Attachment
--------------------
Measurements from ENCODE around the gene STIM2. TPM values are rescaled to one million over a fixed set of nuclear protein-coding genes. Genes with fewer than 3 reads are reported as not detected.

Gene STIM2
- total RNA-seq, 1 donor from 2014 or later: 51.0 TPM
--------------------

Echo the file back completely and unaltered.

Measurements from ENCODE around the gene STIM2. TPM values are rescaled to one million over a fixed set of nuclear protein-coding genes. Genes with fewer than 3 reads are reported as not detected.

Gene STIM2
- total RNA-seq, 1 donor from 2014 or later: 51.0 TPM